It is not uncommon for people in a purchase/sale transaction to get ahead of themselves by believing that once the other party has agreed to the “essential” terms of the transaction, all that remains to get the deal done is to fill in the remaining blanks. The usual result of this misconception is a Buy-Sell Agreement that reflects the “essential” terms as understood by one party and additional terms that that party believes naturally flow from the “essential” terms.
That is when the problems start.
If the essential terms are inserted into the document without discussions with the other party, the usual response is, “We agreed to A and B but we never talked about these other terms. I can’t agree to this.” The deal that looked so simple and obvious now may appear distant.
Instead of working through a Buy-Sell Agreement or even a Letter of Intent it is a better idea to sketch out the fundamental “deal” terms in a document that is variously called a “Term Sheet,” a “Deal Summary,” or “Deal Sheet.” Essentially, the Deal Summary recites in very short form the most essential aspects of the transaction such as the dollar amount, the closing date, the names of the parties, the general nature of the assets to be purchased or sold, and any other key deal facts necessary for the deal to go forward. It is written in plain English with few legalisms and defined terms. Each topic is usually expressed in one sentence statements.
For example: “Purchase Price: $1,000,000 in immediately available funds by wire transfer at Closing with no offsets, holdbacks or reductions; Condition of Assets: As is/where is with no warranty of any kind other than good title.”
The Deal Summary, unlike a Letter of Intent or Memorandum of Understanding, is an unsigned document. This is to emphasize that there is as of yet no legal agreement that binds the parties. It is merely a preliminary consensus as to the essential terms. It should contain a disclaimer stating that it is not an agreement and it may not be relied upon by either party. If a party needs a signature to “lock in” the deal it should instead use a Letter of Intent which specifies that it becomes a binding agreement once each party has materially performed all of its terms and conditions. (The other party may not be too eager to agree to this provision, however.)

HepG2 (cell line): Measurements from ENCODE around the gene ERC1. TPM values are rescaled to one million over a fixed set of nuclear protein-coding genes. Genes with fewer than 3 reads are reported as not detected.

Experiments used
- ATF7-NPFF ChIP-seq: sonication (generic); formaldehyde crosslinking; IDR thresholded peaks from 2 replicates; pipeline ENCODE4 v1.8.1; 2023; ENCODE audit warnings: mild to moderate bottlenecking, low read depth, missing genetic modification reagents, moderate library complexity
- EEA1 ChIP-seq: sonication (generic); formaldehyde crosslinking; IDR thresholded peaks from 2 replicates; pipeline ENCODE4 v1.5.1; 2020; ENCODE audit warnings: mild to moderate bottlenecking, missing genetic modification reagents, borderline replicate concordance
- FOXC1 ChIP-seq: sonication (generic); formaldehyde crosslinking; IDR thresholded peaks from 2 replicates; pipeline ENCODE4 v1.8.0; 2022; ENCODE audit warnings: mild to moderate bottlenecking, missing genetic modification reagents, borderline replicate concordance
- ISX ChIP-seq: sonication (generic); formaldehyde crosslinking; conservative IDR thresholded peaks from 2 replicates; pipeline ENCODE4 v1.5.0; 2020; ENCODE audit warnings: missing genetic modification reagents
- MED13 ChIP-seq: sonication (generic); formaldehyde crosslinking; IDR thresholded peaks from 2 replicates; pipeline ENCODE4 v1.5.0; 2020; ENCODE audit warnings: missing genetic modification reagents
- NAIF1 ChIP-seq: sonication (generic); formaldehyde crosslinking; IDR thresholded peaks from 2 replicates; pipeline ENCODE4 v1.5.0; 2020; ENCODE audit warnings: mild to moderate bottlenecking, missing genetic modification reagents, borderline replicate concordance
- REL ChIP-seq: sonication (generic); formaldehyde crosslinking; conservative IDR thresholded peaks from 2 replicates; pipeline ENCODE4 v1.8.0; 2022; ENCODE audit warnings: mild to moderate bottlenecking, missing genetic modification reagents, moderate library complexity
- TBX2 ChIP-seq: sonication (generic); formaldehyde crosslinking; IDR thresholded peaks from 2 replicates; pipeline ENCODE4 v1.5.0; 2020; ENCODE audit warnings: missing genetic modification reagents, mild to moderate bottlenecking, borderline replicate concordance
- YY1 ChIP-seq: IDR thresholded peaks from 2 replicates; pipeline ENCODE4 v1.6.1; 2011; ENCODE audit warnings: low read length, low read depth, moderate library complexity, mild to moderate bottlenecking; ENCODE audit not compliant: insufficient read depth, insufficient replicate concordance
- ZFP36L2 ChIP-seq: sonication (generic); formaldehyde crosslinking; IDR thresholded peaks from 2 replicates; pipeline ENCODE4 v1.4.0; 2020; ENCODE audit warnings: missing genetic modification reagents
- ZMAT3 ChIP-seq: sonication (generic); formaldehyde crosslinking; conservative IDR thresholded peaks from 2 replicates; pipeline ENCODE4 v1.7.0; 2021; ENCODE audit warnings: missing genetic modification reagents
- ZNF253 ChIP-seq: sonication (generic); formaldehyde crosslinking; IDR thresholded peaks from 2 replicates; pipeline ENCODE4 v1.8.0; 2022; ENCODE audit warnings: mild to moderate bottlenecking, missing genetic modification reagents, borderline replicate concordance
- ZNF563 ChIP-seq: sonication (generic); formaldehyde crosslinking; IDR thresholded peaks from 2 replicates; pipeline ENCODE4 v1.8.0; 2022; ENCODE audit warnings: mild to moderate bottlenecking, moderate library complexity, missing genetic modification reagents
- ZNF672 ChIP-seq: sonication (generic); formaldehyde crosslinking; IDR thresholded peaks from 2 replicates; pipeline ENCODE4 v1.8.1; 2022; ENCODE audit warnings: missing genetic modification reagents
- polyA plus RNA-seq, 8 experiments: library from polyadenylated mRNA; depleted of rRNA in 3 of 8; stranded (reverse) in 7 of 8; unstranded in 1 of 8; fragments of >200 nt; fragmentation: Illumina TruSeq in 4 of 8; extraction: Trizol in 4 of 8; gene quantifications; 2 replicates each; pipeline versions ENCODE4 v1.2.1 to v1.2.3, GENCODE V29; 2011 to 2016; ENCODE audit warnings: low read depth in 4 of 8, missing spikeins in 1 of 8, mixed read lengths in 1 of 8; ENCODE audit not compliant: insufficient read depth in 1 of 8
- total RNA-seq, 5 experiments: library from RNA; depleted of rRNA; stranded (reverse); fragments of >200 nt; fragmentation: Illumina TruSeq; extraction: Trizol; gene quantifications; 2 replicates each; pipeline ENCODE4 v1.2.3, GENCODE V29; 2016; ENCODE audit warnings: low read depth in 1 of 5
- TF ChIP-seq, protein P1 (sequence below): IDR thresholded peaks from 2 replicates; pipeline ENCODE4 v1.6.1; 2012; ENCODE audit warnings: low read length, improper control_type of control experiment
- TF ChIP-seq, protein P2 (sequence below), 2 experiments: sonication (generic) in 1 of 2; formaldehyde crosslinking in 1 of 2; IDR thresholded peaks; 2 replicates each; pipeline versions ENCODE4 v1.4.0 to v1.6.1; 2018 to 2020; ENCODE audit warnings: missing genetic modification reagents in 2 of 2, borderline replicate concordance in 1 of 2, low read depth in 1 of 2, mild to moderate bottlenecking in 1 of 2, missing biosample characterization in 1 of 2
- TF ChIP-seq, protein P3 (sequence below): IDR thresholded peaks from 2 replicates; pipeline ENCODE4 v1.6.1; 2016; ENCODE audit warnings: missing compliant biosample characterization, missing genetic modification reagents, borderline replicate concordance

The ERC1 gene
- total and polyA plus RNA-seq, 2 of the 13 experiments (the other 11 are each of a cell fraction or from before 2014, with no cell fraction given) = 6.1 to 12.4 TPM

Why use a Deal Summary? There are a number of reasons:
• It saves time and money. It is a rare day when a buyer or seller who is given a 20-page Buy-Sell Agreement signs it without reading it and changing it substantially.
• It forces the party that is preparing the Deal Summary to think through both the stated “essential” terms and its unspoken assumptions about related matters.
• It is a litmus test for the parties to determine whether in fact they have reached agreement as to the “essential” deal terms.
• Lastly, the Deal Summary provides information sufficient for the buyer to shop the deal with its lenders or private equity without providing too much information.